IT WAS the kind of audience you felt faintly uneasy at being part of. A Capacity throng, of whom about 12 seemed aware that The Commotions had split. Lloyd and band commence with an eerily accurate version of The Beatles’ sordid, leering “Why Don’t We Do It In The Road?” and the response is bafflement.

As if to re-assure, Lloyd spools of the bright tangle of notes that form the intro to “Perfect Skin”. There’s something about the song that still gets the sap rising, even if the rendition is somewhat peremptory. “Big Snake”, conversely, has put on about 15 pounds of muscle-the weakest point on Mainstream” transformed into the steamy, ravaged confessional it always should have been.

Lloyd gamely runs through a clutch of new numbers. “No Blue Skies” struggles to find the single’s spacey elegance but “Downtown”, “I Hate To See You Baby…” and “What Do You Know About Love?” are all effectively sour and brooding, with just the right measure of sleaze and nobility.

His stage demeanour is still that of the cripplingly shy child prodigy on prize-giving day. He apologises for everything; for sighing, for losing his place in the set. He has absolutely no common sense and you know that’s his charm.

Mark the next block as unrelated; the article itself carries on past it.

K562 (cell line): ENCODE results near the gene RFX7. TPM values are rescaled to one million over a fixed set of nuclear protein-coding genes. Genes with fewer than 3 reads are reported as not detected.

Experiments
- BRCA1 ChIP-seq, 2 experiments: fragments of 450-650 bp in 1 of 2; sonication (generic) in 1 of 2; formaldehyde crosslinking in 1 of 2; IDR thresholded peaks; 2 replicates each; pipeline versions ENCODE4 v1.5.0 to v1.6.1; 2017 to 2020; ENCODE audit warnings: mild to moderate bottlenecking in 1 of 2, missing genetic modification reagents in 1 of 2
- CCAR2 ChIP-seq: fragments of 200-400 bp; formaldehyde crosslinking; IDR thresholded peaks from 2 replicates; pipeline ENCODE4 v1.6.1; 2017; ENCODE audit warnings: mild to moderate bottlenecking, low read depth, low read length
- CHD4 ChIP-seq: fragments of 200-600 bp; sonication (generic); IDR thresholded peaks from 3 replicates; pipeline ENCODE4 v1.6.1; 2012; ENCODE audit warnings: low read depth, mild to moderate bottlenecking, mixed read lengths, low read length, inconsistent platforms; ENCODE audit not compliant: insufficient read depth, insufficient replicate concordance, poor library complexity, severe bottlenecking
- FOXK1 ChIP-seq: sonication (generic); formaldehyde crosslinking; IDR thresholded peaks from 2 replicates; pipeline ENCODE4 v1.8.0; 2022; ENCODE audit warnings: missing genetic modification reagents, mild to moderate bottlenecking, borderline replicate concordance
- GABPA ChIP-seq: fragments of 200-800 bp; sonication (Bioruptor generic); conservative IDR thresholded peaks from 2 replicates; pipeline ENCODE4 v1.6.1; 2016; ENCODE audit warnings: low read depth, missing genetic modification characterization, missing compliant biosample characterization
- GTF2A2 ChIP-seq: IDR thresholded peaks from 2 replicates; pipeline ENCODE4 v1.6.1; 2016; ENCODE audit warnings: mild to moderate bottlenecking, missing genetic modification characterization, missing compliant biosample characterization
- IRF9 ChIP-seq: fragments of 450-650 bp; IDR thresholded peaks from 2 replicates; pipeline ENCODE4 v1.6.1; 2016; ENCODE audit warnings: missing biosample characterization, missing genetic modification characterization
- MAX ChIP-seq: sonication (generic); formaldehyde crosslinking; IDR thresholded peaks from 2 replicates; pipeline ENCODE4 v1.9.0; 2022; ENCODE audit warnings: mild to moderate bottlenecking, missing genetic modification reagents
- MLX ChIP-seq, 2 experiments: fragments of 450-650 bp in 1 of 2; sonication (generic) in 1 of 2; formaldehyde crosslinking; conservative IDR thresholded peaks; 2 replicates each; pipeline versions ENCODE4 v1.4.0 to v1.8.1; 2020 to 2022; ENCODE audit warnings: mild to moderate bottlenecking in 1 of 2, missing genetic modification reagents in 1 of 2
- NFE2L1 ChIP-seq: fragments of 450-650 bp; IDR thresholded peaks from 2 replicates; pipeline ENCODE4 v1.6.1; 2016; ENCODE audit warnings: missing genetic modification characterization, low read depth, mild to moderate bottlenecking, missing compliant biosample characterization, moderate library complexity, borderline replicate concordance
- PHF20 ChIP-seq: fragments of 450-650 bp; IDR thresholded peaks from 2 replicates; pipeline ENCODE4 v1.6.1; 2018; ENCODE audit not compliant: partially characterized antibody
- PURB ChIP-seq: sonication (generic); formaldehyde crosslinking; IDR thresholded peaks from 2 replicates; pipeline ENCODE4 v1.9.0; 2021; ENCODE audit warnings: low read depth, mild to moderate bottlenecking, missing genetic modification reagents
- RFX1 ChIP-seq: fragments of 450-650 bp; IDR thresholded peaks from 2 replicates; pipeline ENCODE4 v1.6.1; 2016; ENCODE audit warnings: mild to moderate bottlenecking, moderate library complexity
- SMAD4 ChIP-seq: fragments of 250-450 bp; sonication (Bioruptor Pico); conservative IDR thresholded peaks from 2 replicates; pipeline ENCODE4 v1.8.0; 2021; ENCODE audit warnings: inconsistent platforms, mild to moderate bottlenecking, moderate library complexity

“It’s about now you’re supposed to get sick of the new stuff.” Huge, dumb roar of consent. “Cheers,” he remarks, disgustingly amused and “Mr. Malcontent” is greeted ecstatically; one or two plucky nymphets even attempting to dance, positively the last thing you should do to a Lloyd Cole song. “Sweetheart” is a gas; “20th Century Boy” seen through the bottom of a Cuervo Gold bottle and littered with camp “right ons”.

It’s a fine show, if a flawed one (Only an hour? No “Forest Fire”, no “undressed”?). The encores are terrific. A bar band romp through Elvis’ “Little Sister” and a lovely languid stroll through Lou Reed’s “I’m Just A Gift To The Women Of This World”.

A sadly representative tosser calls out “play some of your own songs” Lloyd dispatches “Jennifer She Said” with something approaching aggression. The most lovable schmuck in show business is back, annoying the hell out of everybody and tickling the life out of me

Publication: NME

Publication date: 03/03/90